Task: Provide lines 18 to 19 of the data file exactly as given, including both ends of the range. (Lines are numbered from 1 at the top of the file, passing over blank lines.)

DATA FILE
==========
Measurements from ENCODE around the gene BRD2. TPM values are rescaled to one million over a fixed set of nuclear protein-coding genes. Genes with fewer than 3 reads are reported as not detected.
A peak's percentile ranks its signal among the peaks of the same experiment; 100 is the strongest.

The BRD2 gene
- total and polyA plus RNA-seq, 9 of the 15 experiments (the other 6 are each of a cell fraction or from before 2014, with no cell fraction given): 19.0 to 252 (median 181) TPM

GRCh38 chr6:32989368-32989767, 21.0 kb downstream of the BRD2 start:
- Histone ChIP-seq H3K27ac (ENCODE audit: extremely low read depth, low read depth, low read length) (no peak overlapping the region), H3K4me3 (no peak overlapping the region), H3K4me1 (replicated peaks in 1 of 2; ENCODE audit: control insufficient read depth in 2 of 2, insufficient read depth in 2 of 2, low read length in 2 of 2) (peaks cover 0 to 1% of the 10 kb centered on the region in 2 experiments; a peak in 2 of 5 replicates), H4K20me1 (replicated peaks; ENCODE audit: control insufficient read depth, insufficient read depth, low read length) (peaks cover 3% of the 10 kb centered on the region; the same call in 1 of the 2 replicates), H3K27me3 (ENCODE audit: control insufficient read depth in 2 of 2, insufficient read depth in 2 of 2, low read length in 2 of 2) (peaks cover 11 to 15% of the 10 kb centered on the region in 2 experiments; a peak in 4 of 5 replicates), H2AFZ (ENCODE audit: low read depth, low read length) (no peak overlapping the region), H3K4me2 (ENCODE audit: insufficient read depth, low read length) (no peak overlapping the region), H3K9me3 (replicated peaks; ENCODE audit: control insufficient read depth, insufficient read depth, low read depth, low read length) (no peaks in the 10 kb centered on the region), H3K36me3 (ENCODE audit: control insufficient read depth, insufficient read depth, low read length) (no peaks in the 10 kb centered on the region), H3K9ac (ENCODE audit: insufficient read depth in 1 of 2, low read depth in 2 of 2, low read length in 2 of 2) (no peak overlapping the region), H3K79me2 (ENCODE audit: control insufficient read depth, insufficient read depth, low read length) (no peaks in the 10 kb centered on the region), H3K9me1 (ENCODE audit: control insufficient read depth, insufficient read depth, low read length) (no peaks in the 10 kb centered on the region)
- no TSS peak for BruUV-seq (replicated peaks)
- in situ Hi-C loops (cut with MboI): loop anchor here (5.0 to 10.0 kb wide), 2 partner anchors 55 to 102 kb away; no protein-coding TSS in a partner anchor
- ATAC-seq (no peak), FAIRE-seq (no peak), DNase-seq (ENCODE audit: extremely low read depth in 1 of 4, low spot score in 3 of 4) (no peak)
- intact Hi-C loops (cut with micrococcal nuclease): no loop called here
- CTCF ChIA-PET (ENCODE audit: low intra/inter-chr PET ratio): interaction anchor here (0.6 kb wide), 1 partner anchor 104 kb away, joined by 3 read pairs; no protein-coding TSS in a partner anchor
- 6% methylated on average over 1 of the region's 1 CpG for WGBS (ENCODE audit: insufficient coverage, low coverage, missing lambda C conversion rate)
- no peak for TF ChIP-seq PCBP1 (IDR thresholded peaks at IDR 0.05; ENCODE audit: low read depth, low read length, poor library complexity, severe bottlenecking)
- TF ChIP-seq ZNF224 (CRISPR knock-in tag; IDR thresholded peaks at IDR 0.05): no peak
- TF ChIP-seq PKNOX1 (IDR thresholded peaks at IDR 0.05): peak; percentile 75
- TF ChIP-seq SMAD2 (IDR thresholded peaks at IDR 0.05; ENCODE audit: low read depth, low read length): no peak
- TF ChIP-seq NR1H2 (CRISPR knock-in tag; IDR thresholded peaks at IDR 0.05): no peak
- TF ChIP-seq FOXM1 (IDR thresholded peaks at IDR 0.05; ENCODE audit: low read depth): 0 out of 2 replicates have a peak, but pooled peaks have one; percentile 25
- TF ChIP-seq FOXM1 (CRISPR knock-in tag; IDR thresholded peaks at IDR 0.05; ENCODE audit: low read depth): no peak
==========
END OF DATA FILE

- TF ChIP-seq FOXM1 (IDR thresholded peaks at IDR 0.05; ENCODE audit: low read depth): 0 out of 2 replicates have a peak, but pooled peaks have one; percentile 25
- TF ChIP-seq FOXM1 (CRISPR knock-in tag; IDR thresholded peaks at IDR 0.05; ENCODE audit: low read depth): no peak